Lawsuit against logging designated under Farm Bill

You knew t his was just a matter of time….

Conservation groups file first lawsuit against logging designated under Farm Bill

Two conservation groups made the first legal challenge to a logging operation excluded from environmental analysis and public review under the 2014 Farm Bill.

On Thursday, the Alliance for the Wild Rockies and Native Ecosystems Council filed a lawsuit in U.S. District Court in Missoula to stop the Rendezvous Trails timber sale near West Yellowstone. The sale calls for logging 250 acres of lodgepole pine on the western boundary of Yellowstone National Park.

11 Comments

  1. Be sure to read the article to get the full effect of polarization and namecalling, folks. Yep, someone had to challenge the newest, latest and greatest hope to manage our Forests. We knew, going in, that one Forest or another would be pushing for maximum timber volumes, using the new rules. (Not saying this is the case, here)

    • Larry, I know two of the three yappers here. One well, one met once (enough). The enviro groups here are a tag team, they litigate everything. Sara Jane was fired from USFS, she was a bird biologist on the Gallatin with a bad, bad case of affinity disease. So she now owns a campground at Three Forks and spends the off season preparing litigation, so off the wall that she can’t get her “nonprofit” funded.
      EVERY project seems to meet litigation from AWR and NEC. So, I can understand Keith Olson’s snark. I feel the same way having watched the USFS spiral into paralysis while the forest stampedes off through time over a cliff.
      Oh, do you want me to go off about the timber sale I just looked at last week, a little nibble like the Georgia project, where we had to run a brushed over road the long way around because the bridge at the smart end (where the hauls used to go) was yanked for G-bears? And all the jumps point the wrong way? Completely irrational policy, makes me plumb sick at the utter waste and stupidity.
      So there.

  2. I have been following y’all since the MN SAF meeting this last winter. I really appreciate all the information this group brings forth and the opinions presented. I had a very weak background in all things USFS before and now my eyes are opened a bit wider. This is an amazing group of people and I can only try to fathom the struggles you have been though. I have such a hard time understanding why it is so difficult to practice good, scientific, forestry in this day and age and the continual resistance that meets us at every fork in the path. I am very curious as to what this group’s belief as to what a way forward would or could be. The lawsuits and litigation is literally killing endangered species, the ecosystems that support them and all things that we love about forest communities… and some we don’t. It is costing us as US Citizens billion more in fire control and lack of good management. What is the true monetary value of a species soon to be listed as endangered, Northern Long Eared Bat for instance and whom should decide that? What if good forestry practices up till now has created a good ecosystem and the species is doomed from forces out side of our control? Namely White Nose Syndrome… Thoughts. Respectfully Submitted, Nicholas Rickaby.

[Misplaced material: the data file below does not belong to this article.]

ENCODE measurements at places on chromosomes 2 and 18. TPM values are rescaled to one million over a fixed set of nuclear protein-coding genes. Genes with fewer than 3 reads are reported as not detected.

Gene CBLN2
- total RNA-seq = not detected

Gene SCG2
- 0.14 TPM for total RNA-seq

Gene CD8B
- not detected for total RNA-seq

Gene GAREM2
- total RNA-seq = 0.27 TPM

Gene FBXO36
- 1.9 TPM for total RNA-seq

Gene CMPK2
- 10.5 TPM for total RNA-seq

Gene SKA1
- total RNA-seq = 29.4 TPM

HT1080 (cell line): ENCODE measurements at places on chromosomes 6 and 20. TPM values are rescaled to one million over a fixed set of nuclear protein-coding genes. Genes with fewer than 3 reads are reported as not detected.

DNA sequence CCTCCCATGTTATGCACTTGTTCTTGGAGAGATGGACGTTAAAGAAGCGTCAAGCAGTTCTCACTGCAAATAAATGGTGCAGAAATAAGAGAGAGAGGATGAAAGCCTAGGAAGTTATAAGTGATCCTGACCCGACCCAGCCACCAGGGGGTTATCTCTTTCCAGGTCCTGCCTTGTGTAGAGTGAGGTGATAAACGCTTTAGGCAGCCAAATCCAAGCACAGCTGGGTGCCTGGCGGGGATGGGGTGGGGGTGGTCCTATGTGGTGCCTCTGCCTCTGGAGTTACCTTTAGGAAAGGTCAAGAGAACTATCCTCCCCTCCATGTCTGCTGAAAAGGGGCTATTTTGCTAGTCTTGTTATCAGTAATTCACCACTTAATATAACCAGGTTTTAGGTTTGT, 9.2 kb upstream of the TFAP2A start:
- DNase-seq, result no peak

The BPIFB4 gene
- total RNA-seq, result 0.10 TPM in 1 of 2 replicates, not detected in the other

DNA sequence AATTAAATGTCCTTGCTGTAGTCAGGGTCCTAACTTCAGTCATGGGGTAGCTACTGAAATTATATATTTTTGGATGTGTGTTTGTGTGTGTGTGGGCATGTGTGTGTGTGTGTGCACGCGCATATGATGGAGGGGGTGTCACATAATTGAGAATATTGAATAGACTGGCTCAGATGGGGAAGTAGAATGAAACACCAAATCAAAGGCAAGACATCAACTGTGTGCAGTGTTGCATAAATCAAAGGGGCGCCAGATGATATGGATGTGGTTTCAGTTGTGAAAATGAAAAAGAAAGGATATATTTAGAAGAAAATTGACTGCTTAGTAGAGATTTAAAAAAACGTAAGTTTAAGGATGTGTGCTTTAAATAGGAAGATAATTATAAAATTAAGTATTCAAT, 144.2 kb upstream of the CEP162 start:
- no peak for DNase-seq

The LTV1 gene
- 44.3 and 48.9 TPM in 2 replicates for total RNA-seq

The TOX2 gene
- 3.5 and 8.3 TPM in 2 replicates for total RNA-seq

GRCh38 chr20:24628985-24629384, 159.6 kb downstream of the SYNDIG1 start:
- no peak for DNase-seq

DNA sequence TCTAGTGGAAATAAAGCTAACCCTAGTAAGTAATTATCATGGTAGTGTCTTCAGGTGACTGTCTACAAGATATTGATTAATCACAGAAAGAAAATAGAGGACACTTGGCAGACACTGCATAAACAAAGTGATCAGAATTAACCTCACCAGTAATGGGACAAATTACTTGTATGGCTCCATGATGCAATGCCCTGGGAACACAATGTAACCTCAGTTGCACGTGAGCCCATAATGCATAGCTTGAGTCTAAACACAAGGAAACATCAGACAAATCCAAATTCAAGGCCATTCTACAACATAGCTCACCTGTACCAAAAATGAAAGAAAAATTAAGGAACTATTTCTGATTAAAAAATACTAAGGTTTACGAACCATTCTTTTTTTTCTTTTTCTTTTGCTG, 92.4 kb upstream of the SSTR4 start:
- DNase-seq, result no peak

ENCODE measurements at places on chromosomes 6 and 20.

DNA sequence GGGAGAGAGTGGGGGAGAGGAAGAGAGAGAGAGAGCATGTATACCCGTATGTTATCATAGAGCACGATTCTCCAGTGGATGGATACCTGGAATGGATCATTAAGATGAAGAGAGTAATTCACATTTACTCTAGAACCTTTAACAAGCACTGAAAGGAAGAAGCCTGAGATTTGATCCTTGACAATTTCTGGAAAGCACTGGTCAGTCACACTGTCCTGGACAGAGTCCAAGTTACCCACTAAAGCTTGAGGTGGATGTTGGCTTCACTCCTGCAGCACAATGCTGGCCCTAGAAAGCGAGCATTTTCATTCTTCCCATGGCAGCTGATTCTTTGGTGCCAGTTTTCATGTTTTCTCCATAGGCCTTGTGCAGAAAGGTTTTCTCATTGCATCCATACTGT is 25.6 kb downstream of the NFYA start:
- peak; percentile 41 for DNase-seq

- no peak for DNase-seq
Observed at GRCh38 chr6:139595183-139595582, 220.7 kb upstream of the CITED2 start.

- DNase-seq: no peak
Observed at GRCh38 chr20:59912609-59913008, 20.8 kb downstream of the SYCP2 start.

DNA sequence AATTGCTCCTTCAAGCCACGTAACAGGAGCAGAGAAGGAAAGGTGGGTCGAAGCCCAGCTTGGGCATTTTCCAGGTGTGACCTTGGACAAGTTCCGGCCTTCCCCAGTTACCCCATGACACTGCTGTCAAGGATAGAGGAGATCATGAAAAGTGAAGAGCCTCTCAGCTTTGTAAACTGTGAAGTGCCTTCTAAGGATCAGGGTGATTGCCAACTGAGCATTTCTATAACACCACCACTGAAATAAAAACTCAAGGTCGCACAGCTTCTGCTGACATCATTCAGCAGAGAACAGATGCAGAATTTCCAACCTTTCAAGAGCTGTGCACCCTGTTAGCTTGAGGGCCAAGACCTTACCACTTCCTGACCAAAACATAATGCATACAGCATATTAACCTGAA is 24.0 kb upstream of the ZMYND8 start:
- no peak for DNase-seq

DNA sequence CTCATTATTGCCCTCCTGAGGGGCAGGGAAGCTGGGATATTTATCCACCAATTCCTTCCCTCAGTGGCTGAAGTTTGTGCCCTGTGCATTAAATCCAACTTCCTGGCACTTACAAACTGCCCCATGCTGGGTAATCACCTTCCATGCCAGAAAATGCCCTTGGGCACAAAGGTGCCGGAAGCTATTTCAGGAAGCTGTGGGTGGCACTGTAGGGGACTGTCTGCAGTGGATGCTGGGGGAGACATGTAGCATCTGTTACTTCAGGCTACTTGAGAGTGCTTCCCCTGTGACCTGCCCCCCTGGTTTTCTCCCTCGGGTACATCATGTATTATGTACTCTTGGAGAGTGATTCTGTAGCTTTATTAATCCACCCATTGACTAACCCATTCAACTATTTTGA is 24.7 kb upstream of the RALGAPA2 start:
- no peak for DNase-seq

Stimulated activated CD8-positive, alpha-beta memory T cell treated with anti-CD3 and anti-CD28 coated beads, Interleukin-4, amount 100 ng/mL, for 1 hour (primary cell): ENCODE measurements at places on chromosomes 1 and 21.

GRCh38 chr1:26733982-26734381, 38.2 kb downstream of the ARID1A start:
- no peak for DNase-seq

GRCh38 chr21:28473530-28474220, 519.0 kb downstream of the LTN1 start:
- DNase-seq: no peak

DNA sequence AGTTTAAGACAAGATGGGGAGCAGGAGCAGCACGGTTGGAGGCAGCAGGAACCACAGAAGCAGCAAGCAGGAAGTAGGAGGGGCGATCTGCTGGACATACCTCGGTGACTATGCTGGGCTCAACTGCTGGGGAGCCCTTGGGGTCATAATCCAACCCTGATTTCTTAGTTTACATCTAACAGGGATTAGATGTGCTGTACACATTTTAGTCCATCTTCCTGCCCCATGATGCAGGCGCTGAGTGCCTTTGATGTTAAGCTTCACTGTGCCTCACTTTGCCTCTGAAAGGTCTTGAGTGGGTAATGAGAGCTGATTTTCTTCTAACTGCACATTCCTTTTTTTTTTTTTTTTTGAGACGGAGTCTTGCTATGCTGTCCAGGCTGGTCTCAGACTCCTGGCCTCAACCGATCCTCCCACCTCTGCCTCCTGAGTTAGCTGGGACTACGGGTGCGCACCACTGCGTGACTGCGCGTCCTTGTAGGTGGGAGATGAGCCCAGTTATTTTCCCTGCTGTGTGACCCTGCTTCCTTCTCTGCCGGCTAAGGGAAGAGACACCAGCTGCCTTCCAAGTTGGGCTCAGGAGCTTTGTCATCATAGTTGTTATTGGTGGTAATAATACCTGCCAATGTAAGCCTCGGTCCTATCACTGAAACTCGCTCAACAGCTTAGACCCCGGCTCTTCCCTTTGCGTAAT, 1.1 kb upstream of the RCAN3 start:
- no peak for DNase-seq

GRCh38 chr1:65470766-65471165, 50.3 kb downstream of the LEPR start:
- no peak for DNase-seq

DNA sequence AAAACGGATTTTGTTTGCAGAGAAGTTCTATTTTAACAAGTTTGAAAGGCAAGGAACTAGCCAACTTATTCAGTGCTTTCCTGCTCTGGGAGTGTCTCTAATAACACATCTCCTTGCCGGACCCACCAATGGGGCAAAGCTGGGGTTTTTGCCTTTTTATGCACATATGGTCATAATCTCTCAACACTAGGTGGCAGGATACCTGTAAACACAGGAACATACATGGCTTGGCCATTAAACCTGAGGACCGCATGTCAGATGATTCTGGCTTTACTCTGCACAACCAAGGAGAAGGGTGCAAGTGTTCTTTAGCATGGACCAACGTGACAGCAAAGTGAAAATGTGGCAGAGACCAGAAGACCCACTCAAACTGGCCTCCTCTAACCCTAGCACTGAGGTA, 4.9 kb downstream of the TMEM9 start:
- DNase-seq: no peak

• Welcome, Nicholas! You’ll see that only a few pure “preservationists” want to discuss and “collaborate” here. Of course, this is a pro-management blog but, management can take so many different forms. It seems that is where most of our arguments come from. Some people are attacking “Forestry”, itself, wanting to re-write the last millennium’s textbooks to fit their narrow view of the forested world. Others simply want to ride the litigation train until it runs out of tracks, using the complicated tangle of rules, laws and policies to tie up the Forest Service. Add to that a Congress who won’t do much of anything together, and you have a rudderless ship, tossed about on the waves of partisan politics, with a new broken compass every 4 to 8 years.

      It takes time for the three “C-words” to work their magic. Some people want to bypass parts of that process, hindering our efforts further. There is no substitute for consensus, on the way to compromise.

    • Nicholas

      Some of us are strongly in your camp.

      Others not so much. In fact if you search for previous discussions or hang around for discussions on the need for sound forest management, you will quickly find out that many here have no respect for the long established and operationally validated science behind sound forest management. You will note that they are willing to commit all kinds of logical inconsistencies to avoid the truth. You will find many who are completely uneducated in forest ecosystems and their components who believe ignorant mantras based on faux science and would rather preserve their pride than even begin to look at their failures and consider that they might be wrong. They can’t conceive of the idea that, in the long term, their ignorance and wishful thinking will destroy the very thing that they are trying to save. In short you will find out “why it is so difficult to practice good, scientific, forestry in this day and age and the continual resistance that meets us at every fork in the path”.